Assad assures Putin Syria working for Mideast peace

MOSCOW (AP) — Russian President Vladimir Putin welcomed Syrian leader Bashar Assad for talks Tuesday focusing on fighting between Palestinian factions and the political crisis in Lebanon — as part of Moscow’s effort to strengthen its role in the Middle East amid escalating tensions in the region.

“Unfortunately, the situation in the Middle East remains tense,” Putin told Assad at the start of their talks at the Kremlin. “We are seeing that one conflict in the region is developing after another, and that can’t but concern us.” Putin and Assad were expected to talk about how to ease tensions among the Palestinians, where supporters of the president and the prime minister have been locked in a violent standoff, as well as efforts to hold peace talks between Syria and Israel — which Assad recently has shown a willingness to consider.

Putin also met last week with Lebanese Prime Minister Fuad Siniora, who asked Moscow to use its influence on Damascus, a Soviet-era ally, in the talks with Assad. Syria, which backs the Hizbollah opposition based in Lebanon’s south, and has long exerted its political influence on the neighbouring country.

Syria has expressed willingness in recent days to restart peace talks with Israel, but Israeli Prime Minister Ehud Olmert said Monday it was impossible because of Damascus’ support for Israel’s enemies Hizbollah and Hamas.

Israel and the Hizbollah fought a 34-day war in Lebanon earlier this year.

“Our desire for peace remains the same. But the Israeli government doesn’t want peace,” Assad told reporters after the talks.

Putin referred to his recent talks with Olmert and Siniora, adding that Russia was trying to contribute to peace efforts. Russia has been a co-sponsor of the peace process along with the United States, the European Union and the United Nations.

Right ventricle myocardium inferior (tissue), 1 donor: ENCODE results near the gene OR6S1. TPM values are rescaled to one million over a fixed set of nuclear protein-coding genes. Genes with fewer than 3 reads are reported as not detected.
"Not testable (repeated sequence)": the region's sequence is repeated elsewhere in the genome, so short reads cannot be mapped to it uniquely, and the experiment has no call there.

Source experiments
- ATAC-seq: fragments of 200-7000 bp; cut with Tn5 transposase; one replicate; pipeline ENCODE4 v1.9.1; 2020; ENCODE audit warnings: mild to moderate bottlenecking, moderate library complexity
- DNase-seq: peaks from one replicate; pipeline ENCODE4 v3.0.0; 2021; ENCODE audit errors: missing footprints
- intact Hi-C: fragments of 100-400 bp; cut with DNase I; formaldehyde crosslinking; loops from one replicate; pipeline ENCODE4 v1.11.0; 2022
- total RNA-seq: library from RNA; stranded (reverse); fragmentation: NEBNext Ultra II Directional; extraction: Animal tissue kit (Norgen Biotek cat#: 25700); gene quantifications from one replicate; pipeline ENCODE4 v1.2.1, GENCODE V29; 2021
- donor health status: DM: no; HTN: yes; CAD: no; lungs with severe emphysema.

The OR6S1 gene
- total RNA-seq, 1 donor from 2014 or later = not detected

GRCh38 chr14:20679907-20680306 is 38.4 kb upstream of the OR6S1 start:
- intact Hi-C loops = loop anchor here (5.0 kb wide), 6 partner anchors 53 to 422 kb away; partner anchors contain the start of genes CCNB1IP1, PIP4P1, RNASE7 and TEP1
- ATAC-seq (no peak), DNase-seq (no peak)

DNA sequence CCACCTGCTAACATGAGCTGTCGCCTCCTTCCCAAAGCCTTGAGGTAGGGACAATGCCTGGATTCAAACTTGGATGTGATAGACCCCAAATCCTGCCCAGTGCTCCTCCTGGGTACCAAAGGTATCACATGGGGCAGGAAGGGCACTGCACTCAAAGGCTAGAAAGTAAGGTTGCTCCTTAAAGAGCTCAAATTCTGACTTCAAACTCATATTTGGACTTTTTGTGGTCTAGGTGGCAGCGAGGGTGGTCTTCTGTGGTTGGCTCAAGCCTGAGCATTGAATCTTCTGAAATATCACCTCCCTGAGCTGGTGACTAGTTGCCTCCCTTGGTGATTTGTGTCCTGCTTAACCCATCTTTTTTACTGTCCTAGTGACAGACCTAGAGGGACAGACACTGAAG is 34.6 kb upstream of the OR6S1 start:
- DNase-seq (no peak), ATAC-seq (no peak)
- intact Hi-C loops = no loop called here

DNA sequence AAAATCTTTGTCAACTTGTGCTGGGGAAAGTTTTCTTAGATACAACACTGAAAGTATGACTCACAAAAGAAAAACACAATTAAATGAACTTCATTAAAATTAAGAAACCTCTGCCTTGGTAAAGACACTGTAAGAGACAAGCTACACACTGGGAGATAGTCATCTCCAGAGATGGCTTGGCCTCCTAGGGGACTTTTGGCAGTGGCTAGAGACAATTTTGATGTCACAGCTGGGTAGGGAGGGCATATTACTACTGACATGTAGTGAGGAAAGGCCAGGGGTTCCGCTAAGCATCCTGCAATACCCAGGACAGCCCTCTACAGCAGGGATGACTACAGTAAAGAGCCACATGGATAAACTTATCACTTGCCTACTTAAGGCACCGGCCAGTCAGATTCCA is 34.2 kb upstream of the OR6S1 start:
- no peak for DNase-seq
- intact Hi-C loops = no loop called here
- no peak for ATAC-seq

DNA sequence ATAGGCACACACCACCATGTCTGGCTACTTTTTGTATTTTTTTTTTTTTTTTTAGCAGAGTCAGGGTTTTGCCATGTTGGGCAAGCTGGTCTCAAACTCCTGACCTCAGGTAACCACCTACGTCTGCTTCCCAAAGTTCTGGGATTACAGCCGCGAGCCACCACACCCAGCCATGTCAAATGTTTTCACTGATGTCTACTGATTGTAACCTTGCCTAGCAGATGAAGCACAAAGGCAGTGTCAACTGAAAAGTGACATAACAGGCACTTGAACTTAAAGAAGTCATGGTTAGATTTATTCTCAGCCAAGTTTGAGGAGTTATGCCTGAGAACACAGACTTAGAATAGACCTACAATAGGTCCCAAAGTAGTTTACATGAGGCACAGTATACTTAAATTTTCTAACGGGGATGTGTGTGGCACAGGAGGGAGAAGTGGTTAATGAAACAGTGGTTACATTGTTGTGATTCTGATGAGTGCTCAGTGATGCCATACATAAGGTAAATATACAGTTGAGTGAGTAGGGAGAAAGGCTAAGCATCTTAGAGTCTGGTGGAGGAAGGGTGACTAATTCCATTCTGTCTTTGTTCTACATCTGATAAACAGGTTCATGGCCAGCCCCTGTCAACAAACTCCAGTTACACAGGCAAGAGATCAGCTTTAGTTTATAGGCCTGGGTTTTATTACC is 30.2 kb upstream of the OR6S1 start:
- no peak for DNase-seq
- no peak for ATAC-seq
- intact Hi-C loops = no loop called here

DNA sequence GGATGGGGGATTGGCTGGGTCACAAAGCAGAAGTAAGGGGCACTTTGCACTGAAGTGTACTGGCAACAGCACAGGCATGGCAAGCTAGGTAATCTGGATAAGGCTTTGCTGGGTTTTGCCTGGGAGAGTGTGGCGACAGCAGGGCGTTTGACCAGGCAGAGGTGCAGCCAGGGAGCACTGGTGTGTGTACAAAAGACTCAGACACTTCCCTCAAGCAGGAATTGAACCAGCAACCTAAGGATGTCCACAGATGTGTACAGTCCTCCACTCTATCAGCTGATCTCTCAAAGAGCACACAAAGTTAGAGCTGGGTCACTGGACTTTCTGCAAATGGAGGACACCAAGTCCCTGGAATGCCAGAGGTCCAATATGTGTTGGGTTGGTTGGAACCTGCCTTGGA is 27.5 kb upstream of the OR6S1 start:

“We are continuing to participate in the Middle East peace process as actively as we can,” Putin said. “Syria always has and will play an important role in the region.” Lebanon’s Hizbollah-led opposition has been holding protests against Siniora’s government in an attempt to force its resignation. The group is demanding a national unity government in which it would have wider representation.

Assad assured Putin that Damascus wants the region’s stability. “We are playing an important role in ensuring the stability of our region,” Assad told Putin. “And we will orient others to act in the same direction.” Putin urged Assad to share his views on the Palestinian situation and emphasised that Moscow is maintaining contacts with all sides there.

He also suggested discussing the situation in Iraq, saying the world community should take a joint effort to improve the situation there.

Russia and Syria have long-standing economic and political ties. Last year, Moscow agreed to write off nearly three-quarters of Syria’s $13 billion debt in a bid to increase economic relations between the two countries.

“Our cooperation has strengthened recently, and one of the aims of my visit is to widen that cooperation in different areas,” Assad said at the start of the Kremlin talks. 

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